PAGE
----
By Brad Tuttle
September 21, 2015
Max Rossi—Reuters

Pope Francis has loudly denounced the “idolatry of money” and the “tyranny” of capitalism. Apparently, the criticism doesn’t extend to the practice of selling hundreds of pricey collectibles—coffee mugs, pope dolls, rosaries, hoodies, baseball hats, $500 silver crosses, backpacks, pennants, drink coozies, and more—to commemorate Pope Francis’s September visit to Philadelphia for the World Meeting of Families.

An official pop-up shop opened in center city Philadelphia last week. The shop and the official World Families website are being operated by Aramark, the corporation probably best known for running concessions at many national parks—and for controversies over the prison kitchens it oversees around the country.

Aramark is hardly the only business bound to cash in during the pope’s visit to America. Philadelphia landlords, restaurants, bars, and other small businesses stand to benefit big time. Entrepreneurial types selling unauthorized pope-themed food and merchandise including hot dogs, beer, dog tags, T-shirts, mozzarella cheese, and even toasters that produce crispy Francis images on bread have popped up everywhere. Scalpers have inevitably begun selling tickets for pope-related events that were given out for free.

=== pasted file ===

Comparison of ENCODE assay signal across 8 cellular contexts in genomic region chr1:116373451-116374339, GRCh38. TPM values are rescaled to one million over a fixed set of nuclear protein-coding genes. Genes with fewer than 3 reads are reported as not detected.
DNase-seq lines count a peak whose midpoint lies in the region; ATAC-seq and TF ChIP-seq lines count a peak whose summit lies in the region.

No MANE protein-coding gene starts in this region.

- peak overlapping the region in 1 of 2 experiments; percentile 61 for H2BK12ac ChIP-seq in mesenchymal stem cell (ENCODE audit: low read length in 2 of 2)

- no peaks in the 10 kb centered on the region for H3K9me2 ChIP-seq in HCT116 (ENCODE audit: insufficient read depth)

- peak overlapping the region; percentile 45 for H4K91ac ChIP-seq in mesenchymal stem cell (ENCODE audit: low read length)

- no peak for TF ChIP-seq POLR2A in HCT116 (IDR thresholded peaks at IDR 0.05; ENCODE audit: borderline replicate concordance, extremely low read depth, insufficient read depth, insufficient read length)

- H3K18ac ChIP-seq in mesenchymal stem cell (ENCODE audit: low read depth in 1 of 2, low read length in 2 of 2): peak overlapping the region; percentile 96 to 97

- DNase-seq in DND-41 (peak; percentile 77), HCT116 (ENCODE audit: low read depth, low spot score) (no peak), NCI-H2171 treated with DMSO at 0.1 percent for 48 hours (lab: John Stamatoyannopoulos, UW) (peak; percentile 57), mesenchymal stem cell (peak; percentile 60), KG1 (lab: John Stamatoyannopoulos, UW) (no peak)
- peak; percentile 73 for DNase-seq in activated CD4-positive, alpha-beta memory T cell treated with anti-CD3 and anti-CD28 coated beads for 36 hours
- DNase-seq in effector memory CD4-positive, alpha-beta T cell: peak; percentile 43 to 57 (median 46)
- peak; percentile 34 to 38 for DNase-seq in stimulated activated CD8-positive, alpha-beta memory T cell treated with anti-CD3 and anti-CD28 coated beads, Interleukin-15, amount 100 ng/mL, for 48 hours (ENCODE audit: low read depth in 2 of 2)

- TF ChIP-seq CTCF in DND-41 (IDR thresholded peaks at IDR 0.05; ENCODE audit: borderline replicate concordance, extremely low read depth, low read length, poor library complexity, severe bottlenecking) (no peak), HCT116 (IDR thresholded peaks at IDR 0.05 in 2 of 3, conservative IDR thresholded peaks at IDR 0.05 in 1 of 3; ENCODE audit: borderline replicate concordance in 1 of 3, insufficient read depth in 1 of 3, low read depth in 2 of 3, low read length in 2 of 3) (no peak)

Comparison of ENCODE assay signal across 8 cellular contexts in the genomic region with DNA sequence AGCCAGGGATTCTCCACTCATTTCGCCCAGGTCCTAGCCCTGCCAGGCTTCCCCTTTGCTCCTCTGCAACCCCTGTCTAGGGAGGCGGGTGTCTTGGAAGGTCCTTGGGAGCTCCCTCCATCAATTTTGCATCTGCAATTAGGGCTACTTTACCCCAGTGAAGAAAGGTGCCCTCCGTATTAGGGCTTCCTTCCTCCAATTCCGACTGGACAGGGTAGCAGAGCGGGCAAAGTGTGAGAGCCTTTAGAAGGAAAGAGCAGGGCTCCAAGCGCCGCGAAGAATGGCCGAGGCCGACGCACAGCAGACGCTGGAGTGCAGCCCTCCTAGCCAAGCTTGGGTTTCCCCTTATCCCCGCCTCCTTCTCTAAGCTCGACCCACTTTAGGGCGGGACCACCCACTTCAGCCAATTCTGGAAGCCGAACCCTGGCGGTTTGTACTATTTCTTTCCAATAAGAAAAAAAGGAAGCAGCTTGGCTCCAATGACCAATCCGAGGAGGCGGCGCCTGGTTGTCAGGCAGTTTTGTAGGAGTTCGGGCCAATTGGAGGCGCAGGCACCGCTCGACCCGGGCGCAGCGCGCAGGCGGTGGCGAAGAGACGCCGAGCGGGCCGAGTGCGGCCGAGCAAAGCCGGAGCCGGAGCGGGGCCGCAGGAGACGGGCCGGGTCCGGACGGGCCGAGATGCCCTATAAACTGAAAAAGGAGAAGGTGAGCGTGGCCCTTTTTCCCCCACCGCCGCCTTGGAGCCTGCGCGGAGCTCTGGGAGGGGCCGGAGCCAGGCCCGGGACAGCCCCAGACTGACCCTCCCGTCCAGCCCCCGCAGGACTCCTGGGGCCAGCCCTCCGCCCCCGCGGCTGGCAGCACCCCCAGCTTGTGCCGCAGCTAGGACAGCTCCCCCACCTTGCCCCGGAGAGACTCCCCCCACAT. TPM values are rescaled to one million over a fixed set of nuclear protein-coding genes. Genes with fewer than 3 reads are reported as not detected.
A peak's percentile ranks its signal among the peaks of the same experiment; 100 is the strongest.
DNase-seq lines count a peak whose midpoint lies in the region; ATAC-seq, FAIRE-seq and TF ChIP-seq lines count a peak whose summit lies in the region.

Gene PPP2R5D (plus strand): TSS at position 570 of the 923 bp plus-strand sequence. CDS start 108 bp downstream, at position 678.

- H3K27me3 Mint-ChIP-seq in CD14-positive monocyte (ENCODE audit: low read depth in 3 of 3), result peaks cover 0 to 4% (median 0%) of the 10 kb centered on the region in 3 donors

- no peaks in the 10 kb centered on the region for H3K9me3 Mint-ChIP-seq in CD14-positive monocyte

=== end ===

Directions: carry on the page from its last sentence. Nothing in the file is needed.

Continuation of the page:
If you’re thinking that all of this profiteering is “in poor taste,” you’re not alone. That was exactly the reaction of a New Jersey pizzeria owner named Anthony Marino, who appears to be one of the few not jumping on the pope gravy train. When the company that supplies the pizza boxes to his restaurant, Marino’s of Mullica Hill, showed up with a shipment of boxes featuring Pope Francis and the Philadelphia skyline, Marino refused to use them. “It just didn’t seem right to me,” Marino, a Roman Catholic, explained to

In light of the 200+ items for sale on the Aramark-run World Meeting of Families website, though, it appears as if Pope Francis and the church have made their peace with some degree of commercialism and merchandising. Here’s a partial list of some of the things you can buy to celebrate the pope’s visit to America.


You May Like